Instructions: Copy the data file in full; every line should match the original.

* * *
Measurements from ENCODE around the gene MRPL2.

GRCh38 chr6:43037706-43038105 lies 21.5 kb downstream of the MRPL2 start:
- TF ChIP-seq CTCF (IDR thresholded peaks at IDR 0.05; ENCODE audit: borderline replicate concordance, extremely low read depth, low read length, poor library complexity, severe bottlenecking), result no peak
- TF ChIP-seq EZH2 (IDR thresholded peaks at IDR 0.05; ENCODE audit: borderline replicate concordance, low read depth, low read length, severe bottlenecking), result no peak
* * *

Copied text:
Measurements from ENCODE around the gene MRPL2.

GRCh38 chr6:43037706-43038105 lies 21.5 kb downstream of the MRPL2 start:
- TF ChIP-seq CTCF (IDR thresholded peaks at IDR 0.05; ENCODE audit: borderline replicate concordance, extremely low read depth, low read length, poor library complexity, severe bottlenecking), result no peak
- TF ChIP-seq EZH2 (IDR thresholded peaks at IDR 0.05; ENCODE audit: borderline replicate concordance, low read depth, low read length, severe bottlenecking), result no peak